As I mentioned yesterday, RT has apparently stepped back from investigating the authenticity of the leaked documents and have thus joined with the rest of the media (mainstream and alternative alike) to shut up about what may or may not have happened at the Zaporozhye nuclear power plant.
I don’t know if this information will help solve the mystery some day. Too bad the data only reaches back 1 week. In any case, here are some of my observations for around and after Dec. 28, 2014::
A selection of annotated screenshots of airplane flights, as they appeared on the online Flight Radar 24:
– Flights from “?” usually came on the tracker above Egypt; Dec. 27, 2014 example:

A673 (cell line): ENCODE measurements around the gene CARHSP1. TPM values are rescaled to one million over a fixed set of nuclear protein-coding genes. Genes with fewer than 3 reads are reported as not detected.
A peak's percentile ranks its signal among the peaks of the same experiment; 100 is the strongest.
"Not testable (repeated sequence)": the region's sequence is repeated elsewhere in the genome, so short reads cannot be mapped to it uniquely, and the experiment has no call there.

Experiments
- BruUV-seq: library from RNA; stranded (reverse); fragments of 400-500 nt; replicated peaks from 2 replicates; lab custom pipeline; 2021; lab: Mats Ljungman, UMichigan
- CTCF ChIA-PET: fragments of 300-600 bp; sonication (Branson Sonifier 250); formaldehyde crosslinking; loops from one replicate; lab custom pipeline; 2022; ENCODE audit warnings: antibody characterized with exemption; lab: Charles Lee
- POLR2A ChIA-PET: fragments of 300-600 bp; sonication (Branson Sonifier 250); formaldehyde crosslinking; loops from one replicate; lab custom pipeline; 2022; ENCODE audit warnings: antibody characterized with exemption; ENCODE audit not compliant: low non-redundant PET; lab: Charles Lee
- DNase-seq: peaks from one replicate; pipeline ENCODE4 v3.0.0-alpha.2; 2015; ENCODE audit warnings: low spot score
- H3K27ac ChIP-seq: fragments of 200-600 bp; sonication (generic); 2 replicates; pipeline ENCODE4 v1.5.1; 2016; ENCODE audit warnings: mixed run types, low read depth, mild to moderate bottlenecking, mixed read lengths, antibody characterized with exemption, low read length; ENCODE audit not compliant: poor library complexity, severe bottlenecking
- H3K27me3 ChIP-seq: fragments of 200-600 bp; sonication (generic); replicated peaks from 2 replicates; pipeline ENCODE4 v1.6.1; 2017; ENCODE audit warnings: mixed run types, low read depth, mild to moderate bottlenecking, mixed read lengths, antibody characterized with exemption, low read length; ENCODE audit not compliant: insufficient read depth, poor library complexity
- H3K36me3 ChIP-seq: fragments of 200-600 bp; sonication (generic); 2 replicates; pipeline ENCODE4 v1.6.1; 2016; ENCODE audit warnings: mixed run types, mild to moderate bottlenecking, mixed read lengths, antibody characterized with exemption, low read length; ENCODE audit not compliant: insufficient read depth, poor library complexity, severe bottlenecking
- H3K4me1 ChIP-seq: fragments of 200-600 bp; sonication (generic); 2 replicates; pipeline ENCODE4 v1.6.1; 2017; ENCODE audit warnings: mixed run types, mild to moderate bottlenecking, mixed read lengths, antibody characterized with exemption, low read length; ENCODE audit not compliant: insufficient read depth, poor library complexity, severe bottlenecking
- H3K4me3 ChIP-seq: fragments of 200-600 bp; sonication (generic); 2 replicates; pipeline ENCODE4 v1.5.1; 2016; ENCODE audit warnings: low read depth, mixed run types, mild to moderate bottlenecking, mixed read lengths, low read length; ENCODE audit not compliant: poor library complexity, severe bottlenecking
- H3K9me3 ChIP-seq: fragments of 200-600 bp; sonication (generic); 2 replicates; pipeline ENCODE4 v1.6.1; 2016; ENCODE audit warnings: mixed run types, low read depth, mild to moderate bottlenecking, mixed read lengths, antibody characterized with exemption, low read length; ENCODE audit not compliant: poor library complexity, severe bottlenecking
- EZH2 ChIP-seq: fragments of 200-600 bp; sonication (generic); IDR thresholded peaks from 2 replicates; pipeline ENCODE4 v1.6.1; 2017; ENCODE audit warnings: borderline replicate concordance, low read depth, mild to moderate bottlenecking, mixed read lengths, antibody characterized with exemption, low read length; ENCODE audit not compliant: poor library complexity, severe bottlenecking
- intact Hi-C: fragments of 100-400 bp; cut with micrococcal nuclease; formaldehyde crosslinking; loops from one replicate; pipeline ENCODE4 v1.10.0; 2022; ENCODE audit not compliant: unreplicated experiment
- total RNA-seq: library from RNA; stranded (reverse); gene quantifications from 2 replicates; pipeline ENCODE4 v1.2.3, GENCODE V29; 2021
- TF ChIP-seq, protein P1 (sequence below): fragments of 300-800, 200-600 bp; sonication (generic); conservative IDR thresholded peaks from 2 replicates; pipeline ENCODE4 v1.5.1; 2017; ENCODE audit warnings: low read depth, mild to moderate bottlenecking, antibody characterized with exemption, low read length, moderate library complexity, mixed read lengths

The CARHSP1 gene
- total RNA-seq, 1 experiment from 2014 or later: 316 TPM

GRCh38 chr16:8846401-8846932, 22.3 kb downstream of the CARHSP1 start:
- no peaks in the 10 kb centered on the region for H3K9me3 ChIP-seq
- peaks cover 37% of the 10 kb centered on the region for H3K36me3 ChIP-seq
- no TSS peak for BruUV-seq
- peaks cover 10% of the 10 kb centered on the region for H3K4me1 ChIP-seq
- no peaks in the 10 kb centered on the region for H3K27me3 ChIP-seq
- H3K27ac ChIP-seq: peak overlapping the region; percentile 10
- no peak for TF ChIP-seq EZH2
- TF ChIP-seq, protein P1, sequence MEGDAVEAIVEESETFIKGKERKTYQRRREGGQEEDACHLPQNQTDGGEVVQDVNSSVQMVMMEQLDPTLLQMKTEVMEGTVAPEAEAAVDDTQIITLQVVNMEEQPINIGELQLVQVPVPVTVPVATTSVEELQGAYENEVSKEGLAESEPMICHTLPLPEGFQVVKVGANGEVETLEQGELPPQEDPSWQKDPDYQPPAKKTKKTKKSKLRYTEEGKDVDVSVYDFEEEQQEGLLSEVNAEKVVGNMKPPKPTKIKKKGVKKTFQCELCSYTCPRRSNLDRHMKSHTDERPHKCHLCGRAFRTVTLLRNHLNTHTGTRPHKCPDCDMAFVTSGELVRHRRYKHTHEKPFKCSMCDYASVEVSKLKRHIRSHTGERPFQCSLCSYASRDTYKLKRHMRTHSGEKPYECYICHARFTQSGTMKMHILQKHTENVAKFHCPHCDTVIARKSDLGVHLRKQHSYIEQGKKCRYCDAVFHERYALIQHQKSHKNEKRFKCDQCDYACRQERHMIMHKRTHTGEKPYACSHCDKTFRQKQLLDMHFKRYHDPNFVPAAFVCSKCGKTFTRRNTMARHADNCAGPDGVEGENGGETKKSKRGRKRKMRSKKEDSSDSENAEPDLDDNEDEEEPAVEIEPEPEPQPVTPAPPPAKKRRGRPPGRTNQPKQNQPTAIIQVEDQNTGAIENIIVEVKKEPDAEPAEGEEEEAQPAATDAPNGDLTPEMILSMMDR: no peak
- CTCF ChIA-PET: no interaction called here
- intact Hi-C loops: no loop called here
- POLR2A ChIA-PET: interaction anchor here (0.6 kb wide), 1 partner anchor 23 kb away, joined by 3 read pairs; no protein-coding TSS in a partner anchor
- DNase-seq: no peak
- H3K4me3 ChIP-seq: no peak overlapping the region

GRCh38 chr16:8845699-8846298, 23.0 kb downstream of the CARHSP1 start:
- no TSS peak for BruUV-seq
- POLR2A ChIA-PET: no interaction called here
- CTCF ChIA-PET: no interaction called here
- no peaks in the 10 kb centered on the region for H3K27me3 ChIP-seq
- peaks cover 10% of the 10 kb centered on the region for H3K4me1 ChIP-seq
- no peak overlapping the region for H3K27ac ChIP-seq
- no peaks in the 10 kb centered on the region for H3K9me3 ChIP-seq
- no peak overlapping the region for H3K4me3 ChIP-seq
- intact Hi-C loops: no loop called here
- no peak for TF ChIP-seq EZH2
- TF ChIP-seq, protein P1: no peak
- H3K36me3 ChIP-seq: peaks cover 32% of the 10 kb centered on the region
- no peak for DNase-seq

– Dec. 27, 2014 – One of many “No Call Sign” military-style cargo planes between Russia and the DNK/ Zaporizhia area:
– Jan 27, 2014: an Austrian Airlines plane takes off from DNK for Vienna:
– A Bombardier BD100 Challenger 300 corporate jet arrived Dec 27, 2014 in or near Kharkiv from Lyon, France:
– A Hawker 800XP arrives Dec. 27, 2014 in or near DNK from Geneva, Switzerland:
– A flight from the Middle East appears on the tracker over northern Egypt, arriving at Zaporizhia Int’l Airport Dec 28, 2014 (the day a glitch with unit 5 at the ZNPP was reported; See ZeroHedge, Dec. 28’s “Ukraine’s Largest Nuclear Power Plant Suffers 2nd Emergency Shutdown In 3 Weeks“)
– Early Dec. 29, 2014, yet another flight from Vienna arrives at DNK:
– Dec. 29, 2014 – Another Antonov (in this case an An-12) takes off from the DNK – Zaporizhia area, for Russia:
January 6, 2015, the Russian (Kremlin outlet) Sputnik announced, “Lithuania Delivers Requested Arms to Ukraine: Ukrainian Army Spokesperson“, likely a week delayed, since: